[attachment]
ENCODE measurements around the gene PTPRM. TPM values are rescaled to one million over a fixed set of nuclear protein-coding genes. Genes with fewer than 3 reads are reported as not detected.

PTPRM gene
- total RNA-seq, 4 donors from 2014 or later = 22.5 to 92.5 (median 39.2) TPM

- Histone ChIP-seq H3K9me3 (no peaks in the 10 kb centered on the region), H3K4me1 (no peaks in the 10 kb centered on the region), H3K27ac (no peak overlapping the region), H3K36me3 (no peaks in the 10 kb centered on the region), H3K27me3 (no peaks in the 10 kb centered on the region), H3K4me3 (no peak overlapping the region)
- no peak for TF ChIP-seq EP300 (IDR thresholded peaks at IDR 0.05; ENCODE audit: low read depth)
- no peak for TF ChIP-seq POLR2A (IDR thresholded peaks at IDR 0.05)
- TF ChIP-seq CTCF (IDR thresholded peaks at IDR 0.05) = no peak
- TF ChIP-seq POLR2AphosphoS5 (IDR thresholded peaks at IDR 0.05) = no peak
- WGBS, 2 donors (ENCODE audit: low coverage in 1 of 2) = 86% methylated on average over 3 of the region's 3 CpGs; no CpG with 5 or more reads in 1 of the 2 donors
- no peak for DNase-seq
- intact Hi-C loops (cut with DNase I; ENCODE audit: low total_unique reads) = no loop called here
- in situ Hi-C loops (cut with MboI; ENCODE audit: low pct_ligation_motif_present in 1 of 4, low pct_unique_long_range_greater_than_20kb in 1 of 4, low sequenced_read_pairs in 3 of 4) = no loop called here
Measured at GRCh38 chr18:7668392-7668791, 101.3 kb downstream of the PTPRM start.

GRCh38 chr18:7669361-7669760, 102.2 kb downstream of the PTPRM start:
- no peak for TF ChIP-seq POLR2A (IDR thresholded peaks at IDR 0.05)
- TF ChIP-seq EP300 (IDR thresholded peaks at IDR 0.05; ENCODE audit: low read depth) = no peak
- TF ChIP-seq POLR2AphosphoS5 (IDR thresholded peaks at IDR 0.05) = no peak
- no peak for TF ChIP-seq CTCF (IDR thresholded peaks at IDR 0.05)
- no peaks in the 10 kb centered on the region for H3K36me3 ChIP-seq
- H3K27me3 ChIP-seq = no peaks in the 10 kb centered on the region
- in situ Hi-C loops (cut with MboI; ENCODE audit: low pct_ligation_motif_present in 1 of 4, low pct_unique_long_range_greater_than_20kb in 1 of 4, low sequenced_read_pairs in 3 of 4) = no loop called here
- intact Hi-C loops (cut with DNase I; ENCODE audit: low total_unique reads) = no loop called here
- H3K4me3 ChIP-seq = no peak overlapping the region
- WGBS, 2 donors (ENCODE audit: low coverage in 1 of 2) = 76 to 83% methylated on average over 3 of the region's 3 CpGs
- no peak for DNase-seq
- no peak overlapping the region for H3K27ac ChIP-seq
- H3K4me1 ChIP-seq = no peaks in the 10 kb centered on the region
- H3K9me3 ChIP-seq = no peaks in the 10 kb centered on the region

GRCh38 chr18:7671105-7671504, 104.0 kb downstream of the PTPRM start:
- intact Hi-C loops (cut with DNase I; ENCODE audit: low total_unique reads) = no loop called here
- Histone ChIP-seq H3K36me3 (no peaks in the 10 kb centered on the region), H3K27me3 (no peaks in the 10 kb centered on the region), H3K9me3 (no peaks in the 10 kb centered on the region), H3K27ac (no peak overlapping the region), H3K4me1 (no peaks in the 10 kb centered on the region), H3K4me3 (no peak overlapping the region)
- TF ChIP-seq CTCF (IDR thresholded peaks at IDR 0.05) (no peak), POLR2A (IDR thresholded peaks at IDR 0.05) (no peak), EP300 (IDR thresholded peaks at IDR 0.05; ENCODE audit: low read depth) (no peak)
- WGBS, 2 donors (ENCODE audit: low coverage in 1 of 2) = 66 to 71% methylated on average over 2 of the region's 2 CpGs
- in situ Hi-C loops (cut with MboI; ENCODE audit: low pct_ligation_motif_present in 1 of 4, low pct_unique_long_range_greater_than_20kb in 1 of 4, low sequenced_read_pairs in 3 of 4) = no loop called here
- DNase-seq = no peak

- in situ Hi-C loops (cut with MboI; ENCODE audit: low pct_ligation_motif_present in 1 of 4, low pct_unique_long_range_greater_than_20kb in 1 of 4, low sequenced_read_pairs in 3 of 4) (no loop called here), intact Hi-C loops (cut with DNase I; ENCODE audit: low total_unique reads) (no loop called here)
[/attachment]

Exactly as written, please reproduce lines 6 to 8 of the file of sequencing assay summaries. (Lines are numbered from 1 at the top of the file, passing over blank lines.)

- no peak for TF ChIP-seq POLR2A (IDR thresholded peaks at IDR 0.05)
- TF ChIP-seq CTCF (IDR thresholded peaks at IDR 0.05) = no peak
- TF ChIP-seq POLR2AphosphoS5 (IDR thresholded peaks at IDR 0.05) = no peak